8/10 · Chocolate · Foreign Foods

María Tepoztlán Xocolatl Tequila

Last Friday I mentioned during my Tequila Candy review that I’d also received a bar of chocolate containing Tequila. That bar comes all the way from Mexico from a company named Villa Vainilla, who seem primarily to sell vanilla extract though they do sell various other goodies in Duty Free at the airport.
Rather than a description of any sort of the chocolate on the packet, there is a full on essay on the origins of chocolate. I’m sure you can Google it if you have any interest.
The ingredients list is without a doubt the shortest I’ve ever seen on any chocolate bar: Cacoa, sugar, agave syrup and lecithin. Note the absence of tequila in any shape or form.
Some snooping on the company website informs me that Maria Tepoztlán Xocolatl is different to other chocolates because it contains more than 70% cacoa and 25% sugar. Yes those Mexicans sure love their sugar!
The bar hadn’t travelled very well and had a slight bloom and was quite scuffed. It weighed 200g but was no longer than a standard 120g bar of Cadbury, it was ridiculously thick though and was sectioned into 6 squares with the company logo etched into a larger one in the centre,
It wasn’t as dark as I expected considering what it’s made from but it was darker than a standard milk chocolate.
If you Google Maria Tepoztlán Xocolatl Chocolate you will read page upon page of negative comments – “waxy tasting” “the worst chocolate I’ve ever tried in my life” “disgusting, I threw it away” – now most of these comments either a) come from Americans (before you jump down my throat, most Americans who will be buying chocolate from Duty Free in Cancun are going to be used to Hersheys High Fructose Corn Syrup style stuff) b) are from quite a while back or c) are the standard plain bar. If you specifically Google the Tequila flavour or find the newer posts, the comments are a lot more positive.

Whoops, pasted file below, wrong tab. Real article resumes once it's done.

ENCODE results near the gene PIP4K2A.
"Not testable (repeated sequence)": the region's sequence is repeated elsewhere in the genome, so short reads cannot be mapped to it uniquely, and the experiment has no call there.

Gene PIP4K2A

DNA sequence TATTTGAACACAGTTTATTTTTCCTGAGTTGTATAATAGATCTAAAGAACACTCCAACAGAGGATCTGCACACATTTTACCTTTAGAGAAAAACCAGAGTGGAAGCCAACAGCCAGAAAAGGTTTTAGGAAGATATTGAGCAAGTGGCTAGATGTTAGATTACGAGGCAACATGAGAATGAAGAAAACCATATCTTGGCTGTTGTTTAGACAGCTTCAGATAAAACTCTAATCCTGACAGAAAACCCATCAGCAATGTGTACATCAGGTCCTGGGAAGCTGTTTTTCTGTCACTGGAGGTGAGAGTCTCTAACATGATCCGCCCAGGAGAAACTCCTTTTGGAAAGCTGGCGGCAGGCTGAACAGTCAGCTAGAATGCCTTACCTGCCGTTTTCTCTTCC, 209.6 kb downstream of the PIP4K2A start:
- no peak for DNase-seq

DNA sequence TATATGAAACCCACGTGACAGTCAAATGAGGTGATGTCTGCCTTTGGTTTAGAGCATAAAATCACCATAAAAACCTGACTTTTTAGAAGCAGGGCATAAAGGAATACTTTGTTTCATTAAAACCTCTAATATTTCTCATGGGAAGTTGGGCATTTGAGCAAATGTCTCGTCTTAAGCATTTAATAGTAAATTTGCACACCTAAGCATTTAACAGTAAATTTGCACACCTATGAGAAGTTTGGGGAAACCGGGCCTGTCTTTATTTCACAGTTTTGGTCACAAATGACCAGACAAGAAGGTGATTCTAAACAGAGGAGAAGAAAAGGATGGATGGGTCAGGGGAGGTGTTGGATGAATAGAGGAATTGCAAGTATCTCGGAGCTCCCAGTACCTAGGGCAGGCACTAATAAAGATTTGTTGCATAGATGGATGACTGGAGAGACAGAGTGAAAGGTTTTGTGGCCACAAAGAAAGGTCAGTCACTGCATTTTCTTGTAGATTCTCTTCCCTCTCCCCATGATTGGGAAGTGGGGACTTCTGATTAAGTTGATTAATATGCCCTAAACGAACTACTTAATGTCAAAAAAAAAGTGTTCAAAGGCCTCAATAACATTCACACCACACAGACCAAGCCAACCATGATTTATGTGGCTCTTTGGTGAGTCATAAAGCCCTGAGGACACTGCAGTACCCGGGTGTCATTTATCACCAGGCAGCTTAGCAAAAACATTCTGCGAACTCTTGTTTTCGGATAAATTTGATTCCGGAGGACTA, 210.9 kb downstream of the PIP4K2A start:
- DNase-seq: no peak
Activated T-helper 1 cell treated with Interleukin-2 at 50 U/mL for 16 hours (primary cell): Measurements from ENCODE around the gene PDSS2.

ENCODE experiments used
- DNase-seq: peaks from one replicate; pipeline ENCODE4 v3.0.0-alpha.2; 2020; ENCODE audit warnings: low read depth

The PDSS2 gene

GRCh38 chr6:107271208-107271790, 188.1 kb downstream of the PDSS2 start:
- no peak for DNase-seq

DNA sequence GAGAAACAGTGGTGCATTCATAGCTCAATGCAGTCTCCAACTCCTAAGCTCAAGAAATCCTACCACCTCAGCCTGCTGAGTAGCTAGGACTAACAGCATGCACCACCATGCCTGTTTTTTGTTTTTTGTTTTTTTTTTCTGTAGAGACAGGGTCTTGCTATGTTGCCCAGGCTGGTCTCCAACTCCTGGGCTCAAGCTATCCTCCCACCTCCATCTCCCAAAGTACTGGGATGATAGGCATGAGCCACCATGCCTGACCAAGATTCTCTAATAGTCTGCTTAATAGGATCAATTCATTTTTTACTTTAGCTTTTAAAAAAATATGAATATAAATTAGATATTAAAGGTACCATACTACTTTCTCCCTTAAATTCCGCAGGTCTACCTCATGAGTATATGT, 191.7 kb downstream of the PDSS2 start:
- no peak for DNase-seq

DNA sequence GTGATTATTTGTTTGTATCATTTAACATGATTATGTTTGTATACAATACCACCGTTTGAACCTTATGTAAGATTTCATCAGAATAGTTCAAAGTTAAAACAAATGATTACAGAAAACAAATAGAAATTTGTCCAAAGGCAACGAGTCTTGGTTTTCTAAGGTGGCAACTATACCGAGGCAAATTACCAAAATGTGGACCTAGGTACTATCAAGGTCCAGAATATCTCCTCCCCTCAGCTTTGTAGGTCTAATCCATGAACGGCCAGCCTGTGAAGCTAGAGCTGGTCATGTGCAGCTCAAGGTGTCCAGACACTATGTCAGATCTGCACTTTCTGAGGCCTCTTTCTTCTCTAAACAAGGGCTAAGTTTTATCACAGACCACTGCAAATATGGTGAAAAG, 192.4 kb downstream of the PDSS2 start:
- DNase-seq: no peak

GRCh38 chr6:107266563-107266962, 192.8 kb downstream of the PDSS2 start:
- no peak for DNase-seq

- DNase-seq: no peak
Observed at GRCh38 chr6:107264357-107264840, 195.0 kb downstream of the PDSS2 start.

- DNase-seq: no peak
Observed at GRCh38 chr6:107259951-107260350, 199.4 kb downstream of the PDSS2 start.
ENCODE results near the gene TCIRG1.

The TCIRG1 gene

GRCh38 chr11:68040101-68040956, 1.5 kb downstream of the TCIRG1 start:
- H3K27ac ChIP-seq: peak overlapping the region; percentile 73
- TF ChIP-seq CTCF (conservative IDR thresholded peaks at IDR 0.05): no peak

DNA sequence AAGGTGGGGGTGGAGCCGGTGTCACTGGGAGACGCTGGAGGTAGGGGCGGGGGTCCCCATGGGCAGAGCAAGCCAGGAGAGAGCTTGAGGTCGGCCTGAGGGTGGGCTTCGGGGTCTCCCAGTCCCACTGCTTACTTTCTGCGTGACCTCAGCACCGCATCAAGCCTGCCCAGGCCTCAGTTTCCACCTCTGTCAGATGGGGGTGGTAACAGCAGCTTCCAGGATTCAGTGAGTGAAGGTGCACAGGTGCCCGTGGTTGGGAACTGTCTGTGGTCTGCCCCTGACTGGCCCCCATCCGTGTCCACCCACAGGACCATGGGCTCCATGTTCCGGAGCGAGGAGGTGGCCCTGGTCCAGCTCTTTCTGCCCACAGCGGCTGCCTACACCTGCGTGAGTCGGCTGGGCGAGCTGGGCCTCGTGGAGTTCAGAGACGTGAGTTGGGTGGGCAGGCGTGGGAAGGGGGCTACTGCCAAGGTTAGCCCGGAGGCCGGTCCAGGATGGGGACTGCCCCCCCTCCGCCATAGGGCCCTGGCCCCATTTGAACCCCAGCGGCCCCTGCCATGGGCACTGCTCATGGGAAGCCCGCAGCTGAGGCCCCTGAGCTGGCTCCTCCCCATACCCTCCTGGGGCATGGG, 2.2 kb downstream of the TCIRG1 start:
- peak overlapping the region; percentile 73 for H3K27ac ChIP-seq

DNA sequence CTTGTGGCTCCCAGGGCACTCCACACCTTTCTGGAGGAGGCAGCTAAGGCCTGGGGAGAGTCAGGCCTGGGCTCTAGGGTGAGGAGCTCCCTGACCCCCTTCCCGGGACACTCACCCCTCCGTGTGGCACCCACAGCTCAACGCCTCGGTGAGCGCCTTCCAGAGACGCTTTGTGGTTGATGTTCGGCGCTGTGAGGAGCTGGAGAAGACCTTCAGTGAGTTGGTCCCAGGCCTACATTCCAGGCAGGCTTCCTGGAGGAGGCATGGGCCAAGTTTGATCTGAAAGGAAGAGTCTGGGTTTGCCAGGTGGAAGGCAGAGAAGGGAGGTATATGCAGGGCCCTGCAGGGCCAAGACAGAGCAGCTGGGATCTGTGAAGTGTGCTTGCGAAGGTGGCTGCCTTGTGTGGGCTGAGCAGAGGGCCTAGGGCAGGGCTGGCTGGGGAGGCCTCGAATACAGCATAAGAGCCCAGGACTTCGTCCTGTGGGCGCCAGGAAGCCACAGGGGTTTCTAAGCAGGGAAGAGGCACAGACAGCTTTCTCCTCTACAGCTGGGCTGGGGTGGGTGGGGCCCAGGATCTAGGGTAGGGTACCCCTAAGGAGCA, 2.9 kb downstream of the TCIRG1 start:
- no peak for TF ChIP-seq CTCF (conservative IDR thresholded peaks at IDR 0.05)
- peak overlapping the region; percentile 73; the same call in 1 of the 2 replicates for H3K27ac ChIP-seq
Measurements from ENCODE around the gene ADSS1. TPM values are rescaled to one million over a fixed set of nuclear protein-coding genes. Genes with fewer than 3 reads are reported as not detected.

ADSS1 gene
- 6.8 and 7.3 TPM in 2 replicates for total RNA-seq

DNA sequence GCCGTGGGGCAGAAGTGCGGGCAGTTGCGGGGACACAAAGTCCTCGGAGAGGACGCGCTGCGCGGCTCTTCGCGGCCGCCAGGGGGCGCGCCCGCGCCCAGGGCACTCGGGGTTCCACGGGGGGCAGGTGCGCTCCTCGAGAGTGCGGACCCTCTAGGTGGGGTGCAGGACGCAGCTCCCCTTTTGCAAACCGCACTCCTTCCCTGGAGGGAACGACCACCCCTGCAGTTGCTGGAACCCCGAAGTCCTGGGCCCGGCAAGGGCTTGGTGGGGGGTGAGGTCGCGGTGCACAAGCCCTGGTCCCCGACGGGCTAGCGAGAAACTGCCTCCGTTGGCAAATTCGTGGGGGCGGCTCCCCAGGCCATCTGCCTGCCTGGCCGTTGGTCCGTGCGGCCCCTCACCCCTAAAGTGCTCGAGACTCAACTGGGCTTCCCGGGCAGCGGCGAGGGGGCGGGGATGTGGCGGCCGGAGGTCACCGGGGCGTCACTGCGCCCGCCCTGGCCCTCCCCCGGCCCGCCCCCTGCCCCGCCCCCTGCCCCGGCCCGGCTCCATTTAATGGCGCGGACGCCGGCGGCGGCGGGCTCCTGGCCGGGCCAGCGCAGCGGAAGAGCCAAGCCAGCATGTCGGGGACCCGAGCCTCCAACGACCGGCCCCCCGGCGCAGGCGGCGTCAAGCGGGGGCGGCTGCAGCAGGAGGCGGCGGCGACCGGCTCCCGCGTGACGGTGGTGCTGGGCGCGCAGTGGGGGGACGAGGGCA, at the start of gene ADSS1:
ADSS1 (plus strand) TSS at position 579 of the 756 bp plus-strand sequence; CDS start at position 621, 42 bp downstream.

My bar, thankfully, is the Tequila purchased in January 2016.
I told you it was thick! It was literally impossible to break any off apart from along the indentations. So what you’re looking at is 100g of hefty chocolate!
It smelt amazing, incredibly rich smelling with a strong cocoa scent but strangely nothing like a British bar of ‘dark’ chocolate. One of the most tempting chocolate bars I’ve smelt for a long while.
One thing I can agree on with the negative reviews, though I disagree with it being a bad thing, is that the chocolate has a strange gritty texture. In fact, you can even see the grittiness in the photos, Apparently it’s due to the cacoa being stone ground, I have no clue if that is true but I like to think it is, it adds a touch of authenticity!
Amongst the gritty chocolate were whole pieces of cacoa beans. They were crunchy and quite small but added a new mix in to the already interesting textures at play. They didn’t add to much in terms of taste but I enjoyed them nonetheless.
I expected a dark, bitter tasting chocolate as the packet goes into great detail about how the word chocolate comes from Xocolatl which means bitter water, but there was no bitterness whatsoever. I actually really enjoyed the chocolate, it had a sweet vanilla flavour which I can’t for the life of me work out where it came from, its certainly not listed in the ingredients. It has a lovely, rich cocoa flavour too but unsurprisingly as it has at least 25% sugar (so a good 50g of the 200g bar) it was very sweet. Mexicans are renowned for their use of ‘real’ sugar though and it shows – none of the artificial sickliness and burning sweetness just a good old fashioned addictive sugar hit.
Strangely it had a sort of milky taste to it too, not milky like proper Cadbury Dairy Milk but nothing like ordinary dark chocolate. I say strangely as there is no milk or anything even resembling milk in the ingredients at all.
The whole time I was waiting for the Tequila flavour to kick in like in the Candies but it was nowhere to be found. Nothing, zilch, nada, jack.. I have absolutely no clue why it’s even on the packet, maybe to lure gullible spring break tourists in to buy it, but I didn’t miss it anyway.
I have a few theories on why my review will be so different to others online, due to the reasons I’ve previously mentioned – regional tastes, new recipe or different flavour but I think it’s one of those Marmite products. You either love it or hate it, I adore Marmite so it’s quite right that I really bloody enjoyed this too!

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